Model and actor Cara Delevingne leapt to Karl Lagerfeld’s defense after criticism of him manifested online following his death.
Lagerfeld, the director of Chanel, died on Tuesday (19 February) at the age of 85.
Many celebrities, including Delevingne, took to social media yesterday to remember him and their work with him. Others, however, remembered his fatphobic, misogynistic, and anti-immigrant rhetoric.
Writer Lara Witt wrote a scathing piece for Wear Your Voice magazine, positing: ‘It is time that fashion come to terms with Lagerfeld’s abhorrent comments.’
He once described singer Adele as a ‘little too fat’, though he tried to walk the comments back and said he was actually referring to Lana Del Ray.
In 2017, he also decried his native Germany welcoming refugees and immigrants from Syria.
The Good Place actor Jameela Jamil shared the article, writing she was ‘glad somebody said it’. She then described Lagerfeld as a ‘ruthless, fat-phobic misogynist’.
Delevingne, who frequently worked with Lagerfeld, replied and told Jamil to ‘please keep your opinions to yourself and stop bashing people for attention’.
It’s not about ‘making mistakes’
The pair then engaged in a thorough discussion about Lagerfeld, with Delevingne explaining that she’s grieving while Jamil pointed out the countless women he hurt with his way of thinking.
Jamil criticized Delevingne for chalking his ‘decades of abusive rhetoric’ up to simply being a human who made mistakes.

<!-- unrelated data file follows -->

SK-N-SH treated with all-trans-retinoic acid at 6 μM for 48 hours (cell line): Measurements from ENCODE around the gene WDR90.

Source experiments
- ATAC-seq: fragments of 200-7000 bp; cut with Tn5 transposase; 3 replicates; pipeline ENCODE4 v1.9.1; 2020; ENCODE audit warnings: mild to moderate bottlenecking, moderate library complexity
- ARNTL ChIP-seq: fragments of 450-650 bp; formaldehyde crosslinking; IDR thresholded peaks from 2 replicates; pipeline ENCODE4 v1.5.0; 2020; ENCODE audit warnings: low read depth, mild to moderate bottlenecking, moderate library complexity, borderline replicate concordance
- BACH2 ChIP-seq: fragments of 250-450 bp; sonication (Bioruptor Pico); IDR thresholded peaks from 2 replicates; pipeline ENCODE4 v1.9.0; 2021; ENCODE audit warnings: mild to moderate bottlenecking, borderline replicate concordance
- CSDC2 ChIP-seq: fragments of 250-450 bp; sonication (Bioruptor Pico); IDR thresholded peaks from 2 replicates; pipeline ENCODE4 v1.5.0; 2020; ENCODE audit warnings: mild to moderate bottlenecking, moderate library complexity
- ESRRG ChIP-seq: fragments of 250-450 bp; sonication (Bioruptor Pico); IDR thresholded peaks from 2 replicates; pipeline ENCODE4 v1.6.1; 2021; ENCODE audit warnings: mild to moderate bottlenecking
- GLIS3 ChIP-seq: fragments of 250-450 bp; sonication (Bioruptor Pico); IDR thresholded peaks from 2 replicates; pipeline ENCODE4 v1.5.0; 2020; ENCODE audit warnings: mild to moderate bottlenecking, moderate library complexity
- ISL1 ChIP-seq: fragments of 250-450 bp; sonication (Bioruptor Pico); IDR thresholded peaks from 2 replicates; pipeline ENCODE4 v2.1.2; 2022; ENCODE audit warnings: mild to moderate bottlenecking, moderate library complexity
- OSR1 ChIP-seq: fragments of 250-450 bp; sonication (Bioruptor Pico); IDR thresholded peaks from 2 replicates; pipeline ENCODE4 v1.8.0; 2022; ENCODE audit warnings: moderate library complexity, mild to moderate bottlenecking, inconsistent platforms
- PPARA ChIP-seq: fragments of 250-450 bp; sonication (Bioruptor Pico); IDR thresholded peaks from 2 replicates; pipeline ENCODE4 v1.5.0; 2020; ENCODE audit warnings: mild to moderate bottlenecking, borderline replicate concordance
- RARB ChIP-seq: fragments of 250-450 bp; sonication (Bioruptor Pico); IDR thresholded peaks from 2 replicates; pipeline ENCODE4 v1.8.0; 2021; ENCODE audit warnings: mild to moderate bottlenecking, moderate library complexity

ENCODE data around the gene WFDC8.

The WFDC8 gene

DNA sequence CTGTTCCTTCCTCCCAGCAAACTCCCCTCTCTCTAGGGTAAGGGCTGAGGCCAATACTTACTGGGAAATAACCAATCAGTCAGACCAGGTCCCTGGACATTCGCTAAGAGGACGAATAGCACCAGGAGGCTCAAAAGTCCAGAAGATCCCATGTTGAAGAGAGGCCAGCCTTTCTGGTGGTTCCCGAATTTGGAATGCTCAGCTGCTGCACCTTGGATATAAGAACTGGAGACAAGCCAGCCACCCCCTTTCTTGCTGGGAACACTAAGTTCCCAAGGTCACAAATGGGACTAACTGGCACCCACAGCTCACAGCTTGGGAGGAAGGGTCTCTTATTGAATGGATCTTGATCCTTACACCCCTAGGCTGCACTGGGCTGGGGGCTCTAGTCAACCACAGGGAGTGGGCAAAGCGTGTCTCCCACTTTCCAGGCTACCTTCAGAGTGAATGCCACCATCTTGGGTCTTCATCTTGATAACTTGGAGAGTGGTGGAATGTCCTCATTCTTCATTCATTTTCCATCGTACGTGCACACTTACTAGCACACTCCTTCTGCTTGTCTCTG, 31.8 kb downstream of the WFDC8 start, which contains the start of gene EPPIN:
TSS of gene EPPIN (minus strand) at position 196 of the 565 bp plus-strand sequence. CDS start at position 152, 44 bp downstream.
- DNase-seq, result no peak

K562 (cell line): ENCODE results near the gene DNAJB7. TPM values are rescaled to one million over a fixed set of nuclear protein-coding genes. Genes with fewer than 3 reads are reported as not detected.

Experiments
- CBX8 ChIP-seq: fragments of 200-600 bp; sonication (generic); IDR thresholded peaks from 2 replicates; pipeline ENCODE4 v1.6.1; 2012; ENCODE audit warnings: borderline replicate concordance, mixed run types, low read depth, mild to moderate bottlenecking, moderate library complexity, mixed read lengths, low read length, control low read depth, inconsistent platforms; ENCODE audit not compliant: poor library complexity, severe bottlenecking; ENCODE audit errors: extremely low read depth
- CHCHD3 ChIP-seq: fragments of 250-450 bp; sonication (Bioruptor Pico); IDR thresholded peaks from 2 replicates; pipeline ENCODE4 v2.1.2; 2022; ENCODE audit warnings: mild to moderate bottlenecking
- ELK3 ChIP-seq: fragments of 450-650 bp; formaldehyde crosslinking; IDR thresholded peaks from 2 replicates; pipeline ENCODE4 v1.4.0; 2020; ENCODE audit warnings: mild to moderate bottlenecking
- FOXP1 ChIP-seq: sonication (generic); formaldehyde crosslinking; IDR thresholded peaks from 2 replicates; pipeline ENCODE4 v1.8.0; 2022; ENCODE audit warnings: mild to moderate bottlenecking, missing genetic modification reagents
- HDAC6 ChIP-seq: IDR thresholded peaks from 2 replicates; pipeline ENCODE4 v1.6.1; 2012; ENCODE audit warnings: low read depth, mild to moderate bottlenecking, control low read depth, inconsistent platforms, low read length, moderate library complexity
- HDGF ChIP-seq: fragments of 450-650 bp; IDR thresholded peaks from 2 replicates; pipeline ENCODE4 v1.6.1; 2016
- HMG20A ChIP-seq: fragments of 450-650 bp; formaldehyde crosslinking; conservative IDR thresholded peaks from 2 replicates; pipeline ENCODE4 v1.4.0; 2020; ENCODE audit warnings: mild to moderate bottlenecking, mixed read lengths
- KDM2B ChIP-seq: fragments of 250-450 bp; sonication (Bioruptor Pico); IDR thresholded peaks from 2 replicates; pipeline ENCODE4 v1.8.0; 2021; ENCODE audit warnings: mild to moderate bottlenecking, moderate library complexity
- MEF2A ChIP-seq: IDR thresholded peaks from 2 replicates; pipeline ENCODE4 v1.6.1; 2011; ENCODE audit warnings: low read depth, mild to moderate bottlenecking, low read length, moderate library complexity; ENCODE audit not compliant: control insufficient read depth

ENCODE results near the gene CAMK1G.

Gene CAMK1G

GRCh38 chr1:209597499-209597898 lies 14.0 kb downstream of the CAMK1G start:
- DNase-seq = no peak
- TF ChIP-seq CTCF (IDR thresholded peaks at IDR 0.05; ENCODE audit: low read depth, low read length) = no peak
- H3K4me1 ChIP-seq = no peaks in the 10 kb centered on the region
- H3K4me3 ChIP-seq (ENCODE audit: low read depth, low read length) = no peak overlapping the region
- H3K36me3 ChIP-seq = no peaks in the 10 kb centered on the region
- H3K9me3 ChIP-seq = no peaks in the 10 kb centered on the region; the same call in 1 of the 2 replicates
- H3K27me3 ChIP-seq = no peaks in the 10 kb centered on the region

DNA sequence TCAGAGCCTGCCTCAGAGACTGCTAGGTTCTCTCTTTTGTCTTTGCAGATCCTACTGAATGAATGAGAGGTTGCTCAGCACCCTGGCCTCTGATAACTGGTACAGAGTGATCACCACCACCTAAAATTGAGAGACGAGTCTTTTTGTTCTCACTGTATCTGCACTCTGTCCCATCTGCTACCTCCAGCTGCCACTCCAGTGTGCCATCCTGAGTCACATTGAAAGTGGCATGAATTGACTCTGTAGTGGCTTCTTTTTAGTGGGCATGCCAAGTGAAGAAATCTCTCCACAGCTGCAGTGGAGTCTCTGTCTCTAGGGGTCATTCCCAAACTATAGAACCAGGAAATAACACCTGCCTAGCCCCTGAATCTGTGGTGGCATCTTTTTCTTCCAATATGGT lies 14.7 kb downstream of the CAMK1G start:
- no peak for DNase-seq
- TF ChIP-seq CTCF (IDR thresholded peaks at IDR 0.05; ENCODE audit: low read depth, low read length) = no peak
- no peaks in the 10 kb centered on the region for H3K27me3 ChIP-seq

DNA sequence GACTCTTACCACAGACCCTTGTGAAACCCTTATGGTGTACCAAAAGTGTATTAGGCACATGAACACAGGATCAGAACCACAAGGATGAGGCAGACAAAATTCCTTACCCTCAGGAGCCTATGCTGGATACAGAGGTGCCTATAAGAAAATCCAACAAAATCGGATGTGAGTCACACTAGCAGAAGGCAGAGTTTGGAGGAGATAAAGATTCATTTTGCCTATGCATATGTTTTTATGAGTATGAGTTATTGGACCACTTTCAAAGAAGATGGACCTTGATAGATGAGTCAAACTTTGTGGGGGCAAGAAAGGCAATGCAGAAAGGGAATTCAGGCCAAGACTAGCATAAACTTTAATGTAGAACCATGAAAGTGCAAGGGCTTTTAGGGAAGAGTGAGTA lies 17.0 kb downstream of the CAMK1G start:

Delevingne shot back, imploring Jamil to not refer to Lagerfeld as a bad person as they should be focusing on people who are alive and causing damage.
In her response, Jamil made the astute observation that Delevingne, through her privilege of being thin and white, was never a victim of Lagerfeld’s harmful language.
As the discussion continued, Delevingne said Lagerfeld was ‘not the problem’, but rather the world and fashion industry are.
Jamil then brought up Harvey Weinstein. She wrote back that argument is similar to saying Weinstein wasn’t a problem, but Hollywood is.
‘I’m not comparing their actions. I’m saying we can’t blame an individual’s crimes on the industry they work in,’ Jamil replied as Delevingne took offense to the comparison of Weinstein.
Ultimately, Delevingne expressed she was grieving. She also asked Jamil to ‘consider those who are hurting’ and ‘leave some space for that’.
Jamil apologized, but not without bringing up ‘all the people without your privilege who he talked about as if they weren’t human beings with feelings, worthy of any respect’.
Women talking over women?
Jamil took issue with media pitting her and Delevingne against one another. She wrote in a tweet: ‘She could not have been more lovely, polite or empathetic in our completely adult and kind exchange. Stop trying to make women look hysterical as if we are incapable of intelligent discourse.’
Theirs were not the only voices in the conversation, however.
Original author Witt tweeted that the conversation between Jamil and Delevingne was erasure of her work.
‘My labor, and the labor or [sic] other BIWOC [bisexual women of color] goes uncredited too often,’ she wrote.
In response to this criticisim (where there was no credit or tagging Witt), Jamil said she wasn’t taking credit and tweeted out the original article to bring attention it.